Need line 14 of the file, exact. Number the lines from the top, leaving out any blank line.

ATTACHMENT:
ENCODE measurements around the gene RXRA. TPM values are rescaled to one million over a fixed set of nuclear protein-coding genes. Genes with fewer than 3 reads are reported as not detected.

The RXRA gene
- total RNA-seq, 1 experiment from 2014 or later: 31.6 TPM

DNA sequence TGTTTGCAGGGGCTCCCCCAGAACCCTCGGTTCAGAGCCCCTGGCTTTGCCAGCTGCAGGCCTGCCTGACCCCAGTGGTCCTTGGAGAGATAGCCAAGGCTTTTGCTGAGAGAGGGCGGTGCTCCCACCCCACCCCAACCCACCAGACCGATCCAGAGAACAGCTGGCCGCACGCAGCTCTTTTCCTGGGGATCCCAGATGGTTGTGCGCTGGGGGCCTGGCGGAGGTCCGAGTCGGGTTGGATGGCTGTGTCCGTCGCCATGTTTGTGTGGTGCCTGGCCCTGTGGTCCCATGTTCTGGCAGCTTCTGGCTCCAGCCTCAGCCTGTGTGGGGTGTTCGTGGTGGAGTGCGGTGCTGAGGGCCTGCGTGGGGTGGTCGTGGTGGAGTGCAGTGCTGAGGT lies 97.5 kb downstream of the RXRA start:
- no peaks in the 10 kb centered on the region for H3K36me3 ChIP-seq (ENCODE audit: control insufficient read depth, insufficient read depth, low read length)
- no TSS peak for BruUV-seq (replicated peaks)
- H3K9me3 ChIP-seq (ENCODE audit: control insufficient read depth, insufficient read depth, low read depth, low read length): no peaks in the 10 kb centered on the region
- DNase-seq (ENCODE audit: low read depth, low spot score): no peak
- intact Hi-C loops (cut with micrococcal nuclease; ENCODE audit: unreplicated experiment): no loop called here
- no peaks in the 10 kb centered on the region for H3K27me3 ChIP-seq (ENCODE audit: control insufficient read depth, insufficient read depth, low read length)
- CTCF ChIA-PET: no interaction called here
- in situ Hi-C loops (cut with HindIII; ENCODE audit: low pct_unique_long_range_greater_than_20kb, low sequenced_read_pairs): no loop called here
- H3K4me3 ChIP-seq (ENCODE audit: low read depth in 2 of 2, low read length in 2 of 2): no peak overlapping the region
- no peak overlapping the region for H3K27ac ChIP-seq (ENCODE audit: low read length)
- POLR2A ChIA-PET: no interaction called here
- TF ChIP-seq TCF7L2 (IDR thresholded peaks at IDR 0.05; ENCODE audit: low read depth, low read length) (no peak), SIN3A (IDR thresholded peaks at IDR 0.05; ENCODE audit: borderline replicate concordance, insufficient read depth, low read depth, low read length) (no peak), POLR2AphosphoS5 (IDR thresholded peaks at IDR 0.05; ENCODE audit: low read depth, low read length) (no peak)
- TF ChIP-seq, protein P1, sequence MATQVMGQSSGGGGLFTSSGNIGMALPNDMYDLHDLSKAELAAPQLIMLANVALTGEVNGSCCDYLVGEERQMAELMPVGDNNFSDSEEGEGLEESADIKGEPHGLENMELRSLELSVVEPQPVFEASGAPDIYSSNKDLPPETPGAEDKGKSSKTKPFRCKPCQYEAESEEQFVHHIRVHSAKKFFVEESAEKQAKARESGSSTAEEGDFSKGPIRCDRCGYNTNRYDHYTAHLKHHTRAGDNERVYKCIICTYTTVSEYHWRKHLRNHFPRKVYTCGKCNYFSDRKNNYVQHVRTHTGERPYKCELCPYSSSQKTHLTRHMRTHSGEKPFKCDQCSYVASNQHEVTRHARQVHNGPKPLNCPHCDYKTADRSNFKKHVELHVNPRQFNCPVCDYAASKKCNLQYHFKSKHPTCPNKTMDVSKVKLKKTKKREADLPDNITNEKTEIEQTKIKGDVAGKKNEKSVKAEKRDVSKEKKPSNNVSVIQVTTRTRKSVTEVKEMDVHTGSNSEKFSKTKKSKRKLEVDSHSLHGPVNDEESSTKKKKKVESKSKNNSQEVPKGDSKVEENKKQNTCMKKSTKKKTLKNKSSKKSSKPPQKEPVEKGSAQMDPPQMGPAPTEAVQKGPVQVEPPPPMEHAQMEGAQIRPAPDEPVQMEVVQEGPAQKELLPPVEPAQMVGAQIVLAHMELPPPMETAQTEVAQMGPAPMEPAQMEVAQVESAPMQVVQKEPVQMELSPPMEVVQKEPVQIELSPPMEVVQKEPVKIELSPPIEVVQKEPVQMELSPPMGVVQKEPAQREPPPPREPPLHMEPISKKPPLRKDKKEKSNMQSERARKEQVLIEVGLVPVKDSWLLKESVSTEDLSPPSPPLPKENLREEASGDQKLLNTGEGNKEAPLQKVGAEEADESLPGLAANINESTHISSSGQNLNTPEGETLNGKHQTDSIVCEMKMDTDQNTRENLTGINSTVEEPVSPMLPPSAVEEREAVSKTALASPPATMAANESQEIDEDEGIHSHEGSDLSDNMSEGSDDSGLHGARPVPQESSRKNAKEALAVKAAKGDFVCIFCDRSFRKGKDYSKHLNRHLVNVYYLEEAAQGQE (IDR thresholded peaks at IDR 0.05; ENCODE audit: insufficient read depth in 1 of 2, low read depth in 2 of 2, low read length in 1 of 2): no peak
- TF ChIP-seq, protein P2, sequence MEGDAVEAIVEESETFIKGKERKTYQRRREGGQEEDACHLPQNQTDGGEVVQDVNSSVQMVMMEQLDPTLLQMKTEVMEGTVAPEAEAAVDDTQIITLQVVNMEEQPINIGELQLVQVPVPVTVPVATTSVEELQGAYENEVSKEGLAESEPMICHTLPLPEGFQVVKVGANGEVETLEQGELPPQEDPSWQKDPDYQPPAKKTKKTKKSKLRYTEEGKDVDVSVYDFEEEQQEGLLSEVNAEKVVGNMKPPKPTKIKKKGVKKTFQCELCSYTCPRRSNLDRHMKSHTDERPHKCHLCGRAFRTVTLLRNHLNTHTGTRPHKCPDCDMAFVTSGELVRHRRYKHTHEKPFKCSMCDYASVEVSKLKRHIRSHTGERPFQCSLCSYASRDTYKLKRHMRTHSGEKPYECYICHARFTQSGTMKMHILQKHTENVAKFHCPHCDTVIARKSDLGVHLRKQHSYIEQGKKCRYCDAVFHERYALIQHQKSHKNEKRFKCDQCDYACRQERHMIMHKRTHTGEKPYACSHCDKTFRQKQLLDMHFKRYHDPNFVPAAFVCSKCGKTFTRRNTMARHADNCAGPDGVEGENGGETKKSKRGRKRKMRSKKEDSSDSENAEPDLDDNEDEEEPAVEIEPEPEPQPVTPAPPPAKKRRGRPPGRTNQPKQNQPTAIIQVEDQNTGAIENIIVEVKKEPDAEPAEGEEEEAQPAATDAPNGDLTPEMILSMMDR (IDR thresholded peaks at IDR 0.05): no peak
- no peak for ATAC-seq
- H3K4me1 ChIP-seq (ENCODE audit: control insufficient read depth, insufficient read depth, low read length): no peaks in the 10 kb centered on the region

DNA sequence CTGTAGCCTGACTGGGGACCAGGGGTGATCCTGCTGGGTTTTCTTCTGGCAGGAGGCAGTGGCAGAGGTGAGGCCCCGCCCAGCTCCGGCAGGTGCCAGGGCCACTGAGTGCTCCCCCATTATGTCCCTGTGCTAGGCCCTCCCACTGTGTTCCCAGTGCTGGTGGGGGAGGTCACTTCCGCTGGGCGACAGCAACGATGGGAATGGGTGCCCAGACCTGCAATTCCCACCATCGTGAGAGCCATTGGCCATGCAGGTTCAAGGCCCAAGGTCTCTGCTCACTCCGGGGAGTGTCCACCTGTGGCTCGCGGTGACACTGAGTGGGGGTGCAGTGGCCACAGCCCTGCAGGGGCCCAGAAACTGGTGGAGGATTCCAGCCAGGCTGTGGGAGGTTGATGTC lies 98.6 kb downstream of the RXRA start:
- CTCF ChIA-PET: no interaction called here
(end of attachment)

- no peak overlapping the region for H3K27ac ChIP-seq (ENCODE audit: low read length)